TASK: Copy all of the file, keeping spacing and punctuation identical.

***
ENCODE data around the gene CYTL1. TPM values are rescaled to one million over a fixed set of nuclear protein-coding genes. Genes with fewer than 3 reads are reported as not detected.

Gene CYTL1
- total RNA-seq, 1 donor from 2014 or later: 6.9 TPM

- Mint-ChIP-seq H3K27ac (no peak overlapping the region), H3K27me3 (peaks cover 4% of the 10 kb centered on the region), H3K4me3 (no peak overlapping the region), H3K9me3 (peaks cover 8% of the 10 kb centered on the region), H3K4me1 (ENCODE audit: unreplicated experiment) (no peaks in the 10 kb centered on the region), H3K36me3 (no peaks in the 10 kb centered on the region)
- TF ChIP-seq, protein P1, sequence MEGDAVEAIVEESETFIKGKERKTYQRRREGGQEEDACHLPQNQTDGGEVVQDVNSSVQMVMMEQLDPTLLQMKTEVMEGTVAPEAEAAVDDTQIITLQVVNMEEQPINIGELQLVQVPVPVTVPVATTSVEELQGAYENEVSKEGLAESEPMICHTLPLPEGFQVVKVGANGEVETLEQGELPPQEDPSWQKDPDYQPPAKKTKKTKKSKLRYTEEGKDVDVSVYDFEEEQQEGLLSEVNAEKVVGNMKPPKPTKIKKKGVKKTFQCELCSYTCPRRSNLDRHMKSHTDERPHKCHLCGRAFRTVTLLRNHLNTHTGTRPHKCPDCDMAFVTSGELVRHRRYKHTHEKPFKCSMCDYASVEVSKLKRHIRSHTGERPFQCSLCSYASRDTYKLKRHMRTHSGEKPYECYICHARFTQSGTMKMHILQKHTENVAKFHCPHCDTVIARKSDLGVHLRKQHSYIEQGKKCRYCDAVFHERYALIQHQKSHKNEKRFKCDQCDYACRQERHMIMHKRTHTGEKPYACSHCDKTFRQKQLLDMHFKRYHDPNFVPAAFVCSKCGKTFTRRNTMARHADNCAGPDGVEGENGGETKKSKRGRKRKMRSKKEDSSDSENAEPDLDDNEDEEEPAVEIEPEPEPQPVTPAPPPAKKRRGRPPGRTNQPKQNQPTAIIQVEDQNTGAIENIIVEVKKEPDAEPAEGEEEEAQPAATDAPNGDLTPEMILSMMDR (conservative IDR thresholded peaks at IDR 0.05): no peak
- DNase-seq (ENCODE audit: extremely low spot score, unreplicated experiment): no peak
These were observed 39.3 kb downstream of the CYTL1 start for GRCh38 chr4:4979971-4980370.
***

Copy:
ENCODE data around the gene CYTL1. TPM values are rescaled to one million over a fixed set of nuclear protein-coding genes. Genes with fewer than 3 reads are reported as not detected.

Gene CYTL1
- total RNA-seq, 1 donor from 2014 or later: 6.9 TPM

- Mint-ChIP-seq H3K27ac (no peak overlapping the region), H3K27me3 (peaks cover 4% of the 10 kb centered on the region), H3K4me3 (no peak overlapping the region), H3K9me3 (peaks cover 8% of the 10 kb centered on the region), H3K4me1 (ENCODE audit: unreplicated experiment) (no peaks in the 10 kb centered on the region), H3K36me3 (no peaks in the 10 kb centered on the region)
- TF ChIP-seq, protein P1, sequence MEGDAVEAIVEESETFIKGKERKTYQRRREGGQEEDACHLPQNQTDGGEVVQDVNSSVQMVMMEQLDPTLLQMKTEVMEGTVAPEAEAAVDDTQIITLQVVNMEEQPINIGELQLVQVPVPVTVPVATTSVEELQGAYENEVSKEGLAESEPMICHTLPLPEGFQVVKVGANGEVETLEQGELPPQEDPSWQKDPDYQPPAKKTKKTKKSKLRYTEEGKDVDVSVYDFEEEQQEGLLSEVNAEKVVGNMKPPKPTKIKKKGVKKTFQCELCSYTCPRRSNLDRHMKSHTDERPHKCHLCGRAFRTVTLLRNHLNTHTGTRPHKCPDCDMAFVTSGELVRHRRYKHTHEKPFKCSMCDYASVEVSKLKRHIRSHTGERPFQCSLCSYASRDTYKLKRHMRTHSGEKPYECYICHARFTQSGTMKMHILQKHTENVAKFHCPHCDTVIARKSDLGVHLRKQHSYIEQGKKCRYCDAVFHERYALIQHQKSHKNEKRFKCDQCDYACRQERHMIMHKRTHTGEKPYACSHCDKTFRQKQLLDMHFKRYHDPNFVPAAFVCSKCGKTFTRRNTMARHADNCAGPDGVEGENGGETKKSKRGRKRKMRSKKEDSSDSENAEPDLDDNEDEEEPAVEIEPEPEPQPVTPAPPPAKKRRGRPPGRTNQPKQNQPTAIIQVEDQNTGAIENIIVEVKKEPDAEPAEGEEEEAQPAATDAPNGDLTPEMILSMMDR (conservative IDR thresholded peaks at IDR 0.05): no peak
- DNase-seq (ENCODE audit: extremely low spot score, unreplicated experiment): no peak
These were observed 39.3 kb downstream of the CYTL1 start for GRCh38 chr4:4979971-4980370.